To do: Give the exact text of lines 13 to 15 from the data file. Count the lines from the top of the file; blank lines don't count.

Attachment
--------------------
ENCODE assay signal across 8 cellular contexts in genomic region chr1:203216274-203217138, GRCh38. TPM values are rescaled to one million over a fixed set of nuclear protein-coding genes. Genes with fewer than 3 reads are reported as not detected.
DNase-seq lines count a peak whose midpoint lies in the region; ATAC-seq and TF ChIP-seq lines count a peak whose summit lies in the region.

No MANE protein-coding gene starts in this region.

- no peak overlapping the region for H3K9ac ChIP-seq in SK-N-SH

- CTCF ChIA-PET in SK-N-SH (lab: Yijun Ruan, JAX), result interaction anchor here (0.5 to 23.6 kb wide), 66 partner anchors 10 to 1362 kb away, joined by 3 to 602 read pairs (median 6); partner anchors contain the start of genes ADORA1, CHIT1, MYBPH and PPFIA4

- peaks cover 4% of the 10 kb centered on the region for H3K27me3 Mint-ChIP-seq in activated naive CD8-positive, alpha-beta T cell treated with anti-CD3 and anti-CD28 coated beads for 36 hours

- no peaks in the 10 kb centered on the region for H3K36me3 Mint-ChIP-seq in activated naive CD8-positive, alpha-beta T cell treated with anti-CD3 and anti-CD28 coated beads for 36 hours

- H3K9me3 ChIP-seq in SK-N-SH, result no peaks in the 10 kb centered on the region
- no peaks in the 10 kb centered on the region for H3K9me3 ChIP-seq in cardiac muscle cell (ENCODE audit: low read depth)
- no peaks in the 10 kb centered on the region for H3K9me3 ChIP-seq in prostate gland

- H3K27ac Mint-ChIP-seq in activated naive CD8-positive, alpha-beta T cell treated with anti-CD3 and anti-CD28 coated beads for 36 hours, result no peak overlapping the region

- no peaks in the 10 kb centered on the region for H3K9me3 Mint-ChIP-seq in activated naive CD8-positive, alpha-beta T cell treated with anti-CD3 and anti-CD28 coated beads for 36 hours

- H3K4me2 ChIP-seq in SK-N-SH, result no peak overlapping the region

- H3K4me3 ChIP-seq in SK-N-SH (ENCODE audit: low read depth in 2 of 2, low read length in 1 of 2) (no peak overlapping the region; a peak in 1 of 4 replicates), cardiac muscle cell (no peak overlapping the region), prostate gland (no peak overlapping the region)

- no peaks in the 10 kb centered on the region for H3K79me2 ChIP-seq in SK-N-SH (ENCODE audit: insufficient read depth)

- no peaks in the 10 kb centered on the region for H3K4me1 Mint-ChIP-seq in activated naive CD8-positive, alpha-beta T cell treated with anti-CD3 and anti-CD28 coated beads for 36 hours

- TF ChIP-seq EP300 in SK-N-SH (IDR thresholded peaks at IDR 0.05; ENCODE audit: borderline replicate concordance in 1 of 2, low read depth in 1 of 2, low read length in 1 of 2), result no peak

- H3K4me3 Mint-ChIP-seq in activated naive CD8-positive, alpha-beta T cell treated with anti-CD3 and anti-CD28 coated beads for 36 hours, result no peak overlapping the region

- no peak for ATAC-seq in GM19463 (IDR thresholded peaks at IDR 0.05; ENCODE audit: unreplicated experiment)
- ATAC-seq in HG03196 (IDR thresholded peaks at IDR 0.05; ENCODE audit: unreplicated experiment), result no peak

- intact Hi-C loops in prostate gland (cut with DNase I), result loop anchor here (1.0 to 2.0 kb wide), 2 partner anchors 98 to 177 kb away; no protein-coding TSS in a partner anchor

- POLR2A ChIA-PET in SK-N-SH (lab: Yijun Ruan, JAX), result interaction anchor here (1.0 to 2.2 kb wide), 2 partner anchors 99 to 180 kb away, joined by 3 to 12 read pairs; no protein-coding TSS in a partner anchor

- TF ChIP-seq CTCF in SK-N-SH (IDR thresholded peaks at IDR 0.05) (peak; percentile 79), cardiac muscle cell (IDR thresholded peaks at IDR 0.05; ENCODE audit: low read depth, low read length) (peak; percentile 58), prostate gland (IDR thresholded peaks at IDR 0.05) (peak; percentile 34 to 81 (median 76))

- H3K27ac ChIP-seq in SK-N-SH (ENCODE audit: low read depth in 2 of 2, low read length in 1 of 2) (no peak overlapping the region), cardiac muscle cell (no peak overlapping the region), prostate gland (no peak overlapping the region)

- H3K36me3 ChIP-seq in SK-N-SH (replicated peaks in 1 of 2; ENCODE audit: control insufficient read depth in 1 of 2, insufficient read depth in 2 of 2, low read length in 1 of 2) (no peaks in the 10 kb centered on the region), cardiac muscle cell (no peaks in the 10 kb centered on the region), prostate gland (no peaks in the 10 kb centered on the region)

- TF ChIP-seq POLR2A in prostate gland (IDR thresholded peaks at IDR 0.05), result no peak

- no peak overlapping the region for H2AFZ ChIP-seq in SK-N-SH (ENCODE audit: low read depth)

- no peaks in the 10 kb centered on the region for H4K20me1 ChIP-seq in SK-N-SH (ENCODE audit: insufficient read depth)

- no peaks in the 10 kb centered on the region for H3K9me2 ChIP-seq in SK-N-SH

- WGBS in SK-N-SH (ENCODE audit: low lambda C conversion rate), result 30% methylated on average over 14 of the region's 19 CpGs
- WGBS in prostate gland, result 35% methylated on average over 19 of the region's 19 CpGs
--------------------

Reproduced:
- H3K4me2 ChIP-seq in SK-N-SH, result no peak overlapping the region

- H3K4me3 ChIP-seq in SK-N-SH (ENCODE audit: low read depth in 2 of 2, low read length in 1 of 2) (no peak overlapping the region; a peak in 1 of 4 replicates), cardiac muscle cell (no peak overlapping the region), prostate gland (no peak overlapping the region)

- no peaks in the 10 kb centered on the region for H3K79me2 ChIP-seq in SK-N-SH (ENCODE audit: insufficient read depth)